IMHO, החוש מכחיש those opinions who hold that Chazal did not make mistakes in science. Science has progressed tremendously since the times of the Rishonim and the questions that we have today they did not have. Therefore even if the accepted psak was like those Rishonim who held that Chazal did not make mistakes in science (in truth, I am not convinced of that), now we need to pasken like the Rambam et al. who hold that Chazal made mistakes in science because החוש מכחיש that the other Rishonim were wrong and the Rambam et al. are right. I understand that no one today is on the level of the Gra, however, Yiftach B'Doro K'Shmuel B'Doro. This was clearly the approach of R' Hirsch and probably the approachof R' Dessler, if they were allowed to hold that way why can't we?

Is Kabbala proof that Chazal could not make mistakes in science?

IMHO the answer is no.

R' Feldman writes
One of the most powerful reasons why R. Avraham’s opinion was rejected by most opinions, is the introduction of the wisdom of Kabbalah of the Ari Zal in the sixteenth century. This cast the Sages in another dimension.

While this statement is very debatable, I would like to approach this from a different angle.

The Ramban who was one of the greatest Rishonim, was also according to everyone, a great mekubal. And yet, the Ramban, in at least 1 place in his commentary on Chumash implies quite clearly that Chazal could make mistakes in science.

The Ramban at the beginning of Parshas Tazria quotes Chazal as follows
איש מזריע בו לובן שממנו גידים ועצמות ... אשא מזרעת אודם שממנו עור בשר ודם
The man provides the white from which the bones and sinews grow ... the women provides the red from which the skin, meat, and blood come

This is clearly a scientific opinion of Chazal. The Ramban then quotes the Greek philosophers who disagree with Chazal
ועל דעת חכמי הפלוספי היונים כל גוף העובר מדם האשה אין בו לאיש אלא ... שהוא נותן צורה
And the Greek philosphers say that the all of the body of the child comes from the blood of the women the only thing that comes from the man is the tzura (whatever that means)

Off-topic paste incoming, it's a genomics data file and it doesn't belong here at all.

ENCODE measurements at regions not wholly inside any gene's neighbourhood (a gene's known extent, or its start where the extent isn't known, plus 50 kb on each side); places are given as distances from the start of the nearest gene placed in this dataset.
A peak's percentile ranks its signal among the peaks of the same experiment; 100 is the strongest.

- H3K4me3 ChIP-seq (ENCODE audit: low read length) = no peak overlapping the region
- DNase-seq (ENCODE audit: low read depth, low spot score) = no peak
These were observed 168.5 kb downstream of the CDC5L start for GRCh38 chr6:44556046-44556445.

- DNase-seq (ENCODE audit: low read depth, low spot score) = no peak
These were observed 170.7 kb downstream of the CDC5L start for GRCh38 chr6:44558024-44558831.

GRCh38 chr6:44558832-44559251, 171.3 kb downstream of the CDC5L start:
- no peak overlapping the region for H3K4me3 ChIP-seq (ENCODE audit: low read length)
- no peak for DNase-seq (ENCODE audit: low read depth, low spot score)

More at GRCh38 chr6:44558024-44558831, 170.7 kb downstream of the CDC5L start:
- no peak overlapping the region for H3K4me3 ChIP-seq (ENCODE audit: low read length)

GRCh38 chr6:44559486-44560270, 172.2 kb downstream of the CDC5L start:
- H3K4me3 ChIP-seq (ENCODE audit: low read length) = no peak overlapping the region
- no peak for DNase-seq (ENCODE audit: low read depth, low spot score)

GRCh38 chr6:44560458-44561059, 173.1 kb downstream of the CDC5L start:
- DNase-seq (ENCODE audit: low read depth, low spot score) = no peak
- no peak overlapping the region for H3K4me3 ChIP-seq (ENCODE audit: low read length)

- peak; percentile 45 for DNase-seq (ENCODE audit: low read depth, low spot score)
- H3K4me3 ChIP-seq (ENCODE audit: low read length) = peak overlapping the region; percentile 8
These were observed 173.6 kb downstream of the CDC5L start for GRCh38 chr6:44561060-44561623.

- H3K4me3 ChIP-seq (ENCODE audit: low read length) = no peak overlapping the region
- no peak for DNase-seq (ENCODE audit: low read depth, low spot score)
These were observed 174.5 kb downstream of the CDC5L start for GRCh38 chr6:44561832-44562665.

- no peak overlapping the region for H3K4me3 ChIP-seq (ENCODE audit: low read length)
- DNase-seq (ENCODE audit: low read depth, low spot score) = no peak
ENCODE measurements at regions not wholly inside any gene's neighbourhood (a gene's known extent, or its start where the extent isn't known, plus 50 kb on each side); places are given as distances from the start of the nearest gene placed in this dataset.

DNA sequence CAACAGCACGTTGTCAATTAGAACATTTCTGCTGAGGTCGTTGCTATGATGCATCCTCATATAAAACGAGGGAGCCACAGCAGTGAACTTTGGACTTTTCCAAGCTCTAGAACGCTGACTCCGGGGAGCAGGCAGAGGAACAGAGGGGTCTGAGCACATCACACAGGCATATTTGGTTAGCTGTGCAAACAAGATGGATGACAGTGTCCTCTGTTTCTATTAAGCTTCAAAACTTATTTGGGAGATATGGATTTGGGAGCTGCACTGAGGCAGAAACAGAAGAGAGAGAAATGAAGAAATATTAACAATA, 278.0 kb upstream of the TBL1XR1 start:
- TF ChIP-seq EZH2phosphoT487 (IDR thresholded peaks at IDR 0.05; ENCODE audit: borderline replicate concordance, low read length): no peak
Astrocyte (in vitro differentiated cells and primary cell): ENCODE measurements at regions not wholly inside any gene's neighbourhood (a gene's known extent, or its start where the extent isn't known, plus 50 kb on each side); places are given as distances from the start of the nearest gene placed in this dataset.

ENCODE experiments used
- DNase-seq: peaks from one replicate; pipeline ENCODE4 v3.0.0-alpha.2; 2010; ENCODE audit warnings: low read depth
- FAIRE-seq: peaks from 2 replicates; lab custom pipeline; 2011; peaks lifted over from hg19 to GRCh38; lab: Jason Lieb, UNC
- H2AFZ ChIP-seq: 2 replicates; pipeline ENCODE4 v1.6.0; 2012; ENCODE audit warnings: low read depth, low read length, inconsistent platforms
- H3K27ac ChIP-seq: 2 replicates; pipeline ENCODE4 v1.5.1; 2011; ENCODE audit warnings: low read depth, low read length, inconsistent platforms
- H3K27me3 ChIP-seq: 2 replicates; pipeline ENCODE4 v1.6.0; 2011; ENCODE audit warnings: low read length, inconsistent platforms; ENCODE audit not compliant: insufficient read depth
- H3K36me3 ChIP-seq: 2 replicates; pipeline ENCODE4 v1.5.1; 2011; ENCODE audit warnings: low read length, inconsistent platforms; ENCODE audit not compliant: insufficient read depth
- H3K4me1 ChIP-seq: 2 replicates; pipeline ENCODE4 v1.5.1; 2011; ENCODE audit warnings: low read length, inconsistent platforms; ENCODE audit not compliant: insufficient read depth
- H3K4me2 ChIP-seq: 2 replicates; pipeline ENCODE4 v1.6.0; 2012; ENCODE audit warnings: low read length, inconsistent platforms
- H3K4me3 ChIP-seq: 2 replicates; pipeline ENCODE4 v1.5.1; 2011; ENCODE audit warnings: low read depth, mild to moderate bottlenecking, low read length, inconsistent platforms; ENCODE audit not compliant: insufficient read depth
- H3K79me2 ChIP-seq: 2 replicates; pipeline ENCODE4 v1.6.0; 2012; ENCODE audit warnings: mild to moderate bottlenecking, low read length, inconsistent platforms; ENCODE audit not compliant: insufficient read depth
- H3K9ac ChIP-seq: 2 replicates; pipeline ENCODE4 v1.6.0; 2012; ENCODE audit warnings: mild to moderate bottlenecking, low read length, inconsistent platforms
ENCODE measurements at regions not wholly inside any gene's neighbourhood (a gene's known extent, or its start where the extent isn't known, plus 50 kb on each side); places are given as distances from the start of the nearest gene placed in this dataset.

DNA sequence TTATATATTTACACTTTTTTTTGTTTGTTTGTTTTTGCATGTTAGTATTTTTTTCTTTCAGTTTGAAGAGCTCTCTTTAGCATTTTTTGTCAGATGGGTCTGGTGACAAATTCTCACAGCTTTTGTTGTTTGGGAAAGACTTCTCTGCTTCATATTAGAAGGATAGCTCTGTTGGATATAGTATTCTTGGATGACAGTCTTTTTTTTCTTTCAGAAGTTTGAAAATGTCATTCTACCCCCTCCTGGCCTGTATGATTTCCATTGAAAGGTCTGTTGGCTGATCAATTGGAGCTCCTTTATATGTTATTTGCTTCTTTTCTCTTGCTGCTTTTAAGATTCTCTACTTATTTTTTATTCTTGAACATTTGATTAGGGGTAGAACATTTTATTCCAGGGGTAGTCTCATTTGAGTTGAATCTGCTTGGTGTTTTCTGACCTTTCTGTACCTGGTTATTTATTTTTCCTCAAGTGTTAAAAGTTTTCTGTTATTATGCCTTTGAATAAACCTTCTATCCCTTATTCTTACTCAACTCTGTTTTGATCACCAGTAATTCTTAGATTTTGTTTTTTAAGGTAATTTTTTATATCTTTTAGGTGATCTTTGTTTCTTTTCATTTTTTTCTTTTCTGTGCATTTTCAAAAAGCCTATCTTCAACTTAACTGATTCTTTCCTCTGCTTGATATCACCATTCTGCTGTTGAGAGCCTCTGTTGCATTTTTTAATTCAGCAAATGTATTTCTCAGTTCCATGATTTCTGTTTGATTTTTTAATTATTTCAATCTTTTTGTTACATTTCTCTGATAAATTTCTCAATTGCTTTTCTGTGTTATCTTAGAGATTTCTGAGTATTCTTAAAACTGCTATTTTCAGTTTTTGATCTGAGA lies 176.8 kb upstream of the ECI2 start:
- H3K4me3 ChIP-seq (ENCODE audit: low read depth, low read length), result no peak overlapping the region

The Ramban clearly and unequivocally records the opinion of the Greek philosophers who argue on a scientific fact of Chazal even though the Ramban was one of the greatest mekubalim. We see clearly that kabbala did not teach Chazal science and that the Ramban (who was not from the rationalist/philosophical rishonim) also holds that Chazal could make mistakes in science.

Update


Here is another Ramban where he writes explicitly that he accepts the opinions of the Greek scientists and bases pshat in a pasuk on that.

Ramban Bereishis 9:12
"This is the sign of the covenant that I give" - It would seem from this sign that the rainbow which appears in the clouds is not part of the acts of creation, and only now did God create something new, to make a rainbow appear in the sky on a cloudy day… But we are compelled to believe the words of the Greeks, that the rainbow is a result of the sun's rays passing through moist air, for in any container of water that is placed before the sun, there can be seen something that resembles a rainbow. And when we look again at the wording of the verse, we will understand it thus. For it says, "I have set my rainbow in the cloud," and it did not say "I am setting it in the cloud," (in the present tense) as it said, "this is the sign of the covenant that I am giving." And the word "My rainbow" indicates the rainbow previously existed.

The Ramban writes that we are compelled to believe the Greeks that a rainbow is a natural phenomenon that has existed since the beginning of creation even though it contradicts the simple pshat in the pasuk.